Video Ukraine Battles Pro-Russia Rebel Assault

After NATO concluded an emergency meeting to discuss the crisis in eastern Ukraine, the country is struggling to contain heavy fighting near the strategic port of Mariupol, on the Azov Sea. Separatist rebels are trying to capture the city, allegedly with Russian military help, and Ukraine's defense forces are digging in. VOA's Daniel Schearf spoke with analysts about what lies ahead for Ukraine.
Video

Video Growing Business Offers Paint with a Twist of Wine

Two New Orleans area women started a small business seven years ago with one thing in mind: to help their neighbors relieve the stress of coping with a hurricane's aftermath. Today their business, which pairs painting and a little bit of wine, has become one of the fastest growing franchises across the U.S. VOA’s June Soh met the entrepreneurs at their newest franchise location in the Washington suburbs.
Video

Video Ebola Vaccine Trials To Begin Next Week

The National Institutes of Health says it is launching early stage trials of a vaccine to prevent the Ebola virus, which has infected or killed thousands of people across West Africa. The World Health Organization says Ebola could infect more than 20,000 people across the region by the time the outbreak is over. The epidemic has health experts and governments scrambling to prevent more people from becoming infected. Zlatica Hoke has more.
Video

Video Asian Bacteria Threatens Florida Orange Trees

Florida's citrus fruit industry is facing a serious threat from a bacteria carried by the Asian insect called psyllid. The widespread infestation again highlights the danger of transferring non-native species to American soil. VOA’s George Putic reports.
Video

Video Aging Will Reduce Economic Growth Worldwide in Coming Decades

The world is getting older, fast. And as more people retire each year, fewer working-age people will be there to replace them. Bond rating agency Moody’s says that will lead to a decline in household savings; reducing global investments - which in turn, will lead to slower economic growth around the world. But experts say it’s not too late to mitigate the economic impact of the world’s aging populations. Mil Arcega has more.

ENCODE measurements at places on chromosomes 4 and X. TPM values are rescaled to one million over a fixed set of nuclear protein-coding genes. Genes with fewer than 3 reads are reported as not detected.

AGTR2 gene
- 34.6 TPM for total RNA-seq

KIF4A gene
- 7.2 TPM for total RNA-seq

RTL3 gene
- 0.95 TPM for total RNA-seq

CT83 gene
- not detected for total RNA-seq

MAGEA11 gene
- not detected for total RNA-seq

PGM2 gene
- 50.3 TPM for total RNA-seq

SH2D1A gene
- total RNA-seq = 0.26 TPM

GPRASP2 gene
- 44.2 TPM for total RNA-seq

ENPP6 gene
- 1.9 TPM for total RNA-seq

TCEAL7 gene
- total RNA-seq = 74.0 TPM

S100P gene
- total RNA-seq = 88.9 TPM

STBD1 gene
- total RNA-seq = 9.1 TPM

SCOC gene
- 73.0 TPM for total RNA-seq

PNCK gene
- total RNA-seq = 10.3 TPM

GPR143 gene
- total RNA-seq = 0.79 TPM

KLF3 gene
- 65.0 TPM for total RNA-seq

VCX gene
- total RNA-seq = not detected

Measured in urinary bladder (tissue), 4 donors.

Video

Video Is West Doing Enough to Tackle Islamic State?

U.S. President Barack Obama has ruled out sending ground troops to Iraq to fight militants of the so-called Islamic State, or ISIS, despite officials in Washington describing the extremist group as the biggest threat the United States has faced in years. Henry Ridgwell reports from London on the growing uncertainty over whether the West’s response to ISIS will be enough to defeat the terrorist threat.
Video

Video Coalition to Fight Islamic State Could Reward Assad

The United States along with European and Mideast allies are considering a broader assault against Islamic State fighters who have spread from Syria into Iraq and risk further destabilizing an already troubled region. But as VOA State Department Correspondent Scott Stearns reports, confronting those militants could end up helping the embattled Syrian President Bashar al-Assad.
Video

Video Made in America Socks Get Toehold in Online Fashion Market

Three young entrepreneurs are hoping to revolutionize the high-end sock industry by introducing all-American creations of their own. And they’re doing most of it the old-fashioned way. VOA’s Julie Taboh recently caught up with them to learn what goes into making their one-of-a-kind socks.
Video

Video Americans, Ex-Pats Send Relief Supplies to West Africa

Health organizations from around the world are sending supplies and specialists to the West African countries that are dealing with the worst Ebola outbreak in history. On a smaller scale, ordinary Americans and African expatriates living in the United States are doing the same. VOA's Carol Pearson reports.

AppleAndroid